How NOT to get stabbed by an avalanche of DVDs

For much of my life, until recently, I was classified as a “seesaw organizer.”

What exactly is a “seesaw organizer?” Let me describe one for you.

In the past, the spaces in my house – or dorm room or apartment or cabin or wherever I was in life at the moment – would typically fall into one of two categories: meticulous model home or hazardous waste zone.

I still don’t completely understand why I default to one of these two polar opposite housekeeping conditions. Perhaps it’s because I’m an all-or-nothing person. My mind works something like this: “The kitchen floor is really dirty. I’ll clean out the silverware drawer and organize the plastic cereal containers first to kick things off …” “The living room needs dusted. I’ll iron the curtains and redecorate the walls while I’m at it …”

Maybe I’m a perfectionist. Maybe I’m a procrastinator. Maybe I just like to see a really dramatic before and after. Whatever the reason, letting things get really bad and then spending hours – OK, days – making rooms perfect again became a recipe for housekeeping failure.

Eventually, the piles stacked higher and the inspiration and motivation to whip them into shape diminished due to growing life obligations. Don’t get me wrong; I still desperately longed to have spaces worthy of the pages of “Better Homes and Gardens” magazine. When my home was clean and organized, I felt immense joy and peace. When it looked like a war zone, I felt stressed out and anxious.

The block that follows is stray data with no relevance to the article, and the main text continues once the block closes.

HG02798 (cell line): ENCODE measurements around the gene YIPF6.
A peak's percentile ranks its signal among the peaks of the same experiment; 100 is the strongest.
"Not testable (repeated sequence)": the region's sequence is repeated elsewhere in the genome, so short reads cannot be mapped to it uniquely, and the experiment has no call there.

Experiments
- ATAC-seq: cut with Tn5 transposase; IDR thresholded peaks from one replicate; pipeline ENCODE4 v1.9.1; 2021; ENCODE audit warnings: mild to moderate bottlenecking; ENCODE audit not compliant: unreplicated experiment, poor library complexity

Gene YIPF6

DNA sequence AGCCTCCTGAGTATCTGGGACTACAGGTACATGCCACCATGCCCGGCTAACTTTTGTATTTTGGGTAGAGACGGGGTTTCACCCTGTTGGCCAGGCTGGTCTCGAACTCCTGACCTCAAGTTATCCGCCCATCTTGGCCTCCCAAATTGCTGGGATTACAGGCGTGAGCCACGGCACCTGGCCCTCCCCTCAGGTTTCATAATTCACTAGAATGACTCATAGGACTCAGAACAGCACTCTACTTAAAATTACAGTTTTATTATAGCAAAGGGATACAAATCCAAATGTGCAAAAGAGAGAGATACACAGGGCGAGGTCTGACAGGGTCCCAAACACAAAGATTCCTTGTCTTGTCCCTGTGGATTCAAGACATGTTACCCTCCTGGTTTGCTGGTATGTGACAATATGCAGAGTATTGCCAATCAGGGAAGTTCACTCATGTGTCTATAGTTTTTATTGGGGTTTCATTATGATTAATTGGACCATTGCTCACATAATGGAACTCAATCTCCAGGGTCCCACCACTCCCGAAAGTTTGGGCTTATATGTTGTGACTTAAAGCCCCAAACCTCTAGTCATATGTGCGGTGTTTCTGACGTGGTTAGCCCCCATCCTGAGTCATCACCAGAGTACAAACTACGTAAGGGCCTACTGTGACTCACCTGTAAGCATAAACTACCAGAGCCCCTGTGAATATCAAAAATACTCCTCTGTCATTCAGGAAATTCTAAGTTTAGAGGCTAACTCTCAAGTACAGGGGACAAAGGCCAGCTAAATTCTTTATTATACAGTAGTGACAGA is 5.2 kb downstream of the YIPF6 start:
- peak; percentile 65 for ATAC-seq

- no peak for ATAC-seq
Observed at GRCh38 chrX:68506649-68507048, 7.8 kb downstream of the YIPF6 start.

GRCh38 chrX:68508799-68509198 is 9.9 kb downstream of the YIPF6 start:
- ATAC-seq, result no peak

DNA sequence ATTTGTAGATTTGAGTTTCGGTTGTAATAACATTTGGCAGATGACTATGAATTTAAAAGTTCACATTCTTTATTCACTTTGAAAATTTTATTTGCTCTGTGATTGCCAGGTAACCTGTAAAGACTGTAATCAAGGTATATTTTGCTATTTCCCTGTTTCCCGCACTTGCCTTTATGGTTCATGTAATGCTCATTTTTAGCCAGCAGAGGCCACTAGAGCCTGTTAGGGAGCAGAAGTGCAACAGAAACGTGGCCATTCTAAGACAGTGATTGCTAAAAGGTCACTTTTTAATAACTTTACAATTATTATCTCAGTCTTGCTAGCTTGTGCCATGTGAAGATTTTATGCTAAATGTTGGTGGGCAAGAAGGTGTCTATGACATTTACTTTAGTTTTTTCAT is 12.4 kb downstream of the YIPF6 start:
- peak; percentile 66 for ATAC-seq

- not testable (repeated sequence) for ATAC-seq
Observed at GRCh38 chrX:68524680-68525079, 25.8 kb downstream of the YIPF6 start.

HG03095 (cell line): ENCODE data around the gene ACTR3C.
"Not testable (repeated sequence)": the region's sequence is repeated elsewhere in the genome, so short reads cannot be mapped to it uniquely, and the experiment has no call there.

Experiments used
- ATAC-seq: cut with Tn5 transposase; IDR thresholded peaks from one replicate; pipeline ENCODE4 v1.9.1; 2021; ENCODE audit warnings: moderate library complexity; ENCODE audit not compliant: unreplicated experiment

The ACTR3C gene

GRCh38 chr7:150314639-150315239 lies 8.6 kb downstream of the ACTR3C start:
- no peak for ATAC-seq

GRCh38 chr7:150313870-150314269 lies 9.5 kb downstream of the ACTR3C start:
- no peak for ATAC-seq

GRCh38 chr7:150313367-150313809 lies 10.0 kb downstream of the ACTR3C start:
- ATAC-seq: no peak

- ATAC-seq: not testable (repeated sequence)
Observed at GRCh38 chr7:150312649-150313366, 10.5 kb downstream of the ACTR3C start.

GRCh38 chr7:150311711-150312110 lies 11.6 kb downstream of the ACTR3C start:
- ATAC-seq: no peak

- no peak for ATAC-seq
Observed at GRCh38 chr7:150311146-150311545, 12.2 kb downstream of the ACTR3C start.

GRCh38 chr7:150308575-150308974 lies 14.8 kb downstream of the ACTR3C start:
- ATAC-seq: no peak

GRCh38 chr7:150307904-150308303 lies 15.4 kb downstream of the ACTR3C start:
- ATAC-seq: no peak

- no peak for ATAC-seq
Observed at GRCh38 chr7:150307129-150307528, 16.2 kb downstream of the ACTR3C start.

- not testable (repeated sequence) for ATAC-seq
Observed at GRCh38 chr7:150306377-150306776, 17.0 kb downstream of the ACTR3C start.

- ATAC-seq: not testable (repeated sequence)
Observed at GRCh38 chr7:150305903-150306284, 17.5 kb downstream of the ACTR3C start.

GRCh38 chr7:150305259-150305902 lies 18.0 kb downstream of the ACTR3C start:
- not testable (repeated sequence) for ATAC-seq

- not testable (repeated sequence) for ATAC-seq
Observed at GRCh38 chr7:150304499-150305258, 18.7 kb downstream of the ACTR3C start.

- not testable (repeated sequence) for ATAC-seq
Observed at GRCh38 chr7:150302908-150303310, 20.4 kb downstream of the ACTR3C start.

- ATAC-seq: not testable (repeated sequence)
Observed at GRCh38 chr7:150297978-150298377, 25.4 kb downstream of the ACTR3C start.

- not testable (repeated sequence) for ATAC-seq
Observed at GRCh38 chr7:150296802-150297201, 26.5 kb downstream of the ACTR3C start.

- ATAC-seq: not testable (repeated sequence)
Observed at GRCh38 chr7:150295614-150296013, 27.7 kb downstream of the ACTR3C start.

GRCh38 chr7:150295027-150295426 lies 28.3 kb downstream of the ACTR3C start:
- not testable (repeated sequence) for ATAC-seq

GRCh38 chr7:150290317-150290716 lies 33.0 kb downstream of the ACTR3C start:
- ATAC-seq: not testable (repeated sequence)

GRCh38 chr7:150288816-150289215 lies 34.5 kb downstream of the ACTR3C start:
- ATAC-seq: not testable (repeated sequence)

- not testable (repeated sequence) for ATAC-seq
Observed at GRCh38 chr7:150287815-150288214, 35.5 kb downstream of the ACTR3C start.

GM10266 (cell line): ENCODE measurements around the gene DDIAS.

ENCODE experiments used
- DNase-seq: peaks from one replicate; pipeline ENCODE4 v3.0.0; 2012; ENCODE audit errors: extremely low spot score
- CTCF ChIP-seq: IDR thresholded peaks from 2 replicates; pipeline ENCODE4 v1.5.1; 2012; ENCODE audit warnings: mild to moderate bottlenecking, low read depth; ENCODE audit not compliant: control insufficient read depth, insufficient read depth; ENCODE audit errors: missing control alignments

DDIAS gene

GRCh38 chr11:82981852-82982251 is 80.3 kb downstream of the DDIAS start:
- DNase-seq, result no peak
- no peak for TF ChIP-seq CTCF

I would share my plight with friends and listen as they tried to cheer me with statements like, “You have young kids right now. You’ll just have to let some things go.” And while I understood the wisdom and practicality of their advice, I still felt in my heart there were some areas I didn’t want to let go. I had a passion for a beautifully organized home that I didn’t want to bury for a decade while my kids and harried lifestyle took over my schedule.

I needed to start by getting a lot smarter about my time and resources. The pinnacle moment when I knew I was ready to dig in and get organized for real came after one particularly disturbing organization frenzy.

I was in the middle of a seesaw upward, determined to get the closet in our office/guest room dunged out – at least to the point where I could make an educated guess as to what might be in it.

Messy-closet-with-caution-tape(The closet that nearly killed me)

As I was wading (yes, this is an accurate description) through stuff on the floor, I bumped into the top closet shelf, triggering an avalanche of DVDs. Unfortunately, I looked up just in time to get smacked in the face by one of the falling DVDs. Since none of them were in their cases, the raw edge cut my face under my eye. As I sat there clutching my injured cheek, buried in the rubble, emotion overwhelmed me. How did I let things get this bad?

After that meltdown, I vowed to get off the seesaw and find some simple, foundational methods of organizing my life that worked for me permanently. The five solutions I found changed me forever! So I wrote about them in an e-book called, “Organized for Real: How to Conquer Life’s Top 5 Chaos Hotspots.”


This e-book will be made available to all of you very, very soon (hint: this summer) and I am super excited about it!

Although I may not have a home that looks like it belongs in a magazine every day, I now feel at peace with the spaces I live in and I’m reaping the rewards of an organized life. Plus, I can find stuff and enjoy a home where rooms are kept reasonably clean and clutter-free on a regular basis.

More importantly, the junk and chaos are no longer hindrances to bigger and more meaningful goals in my life.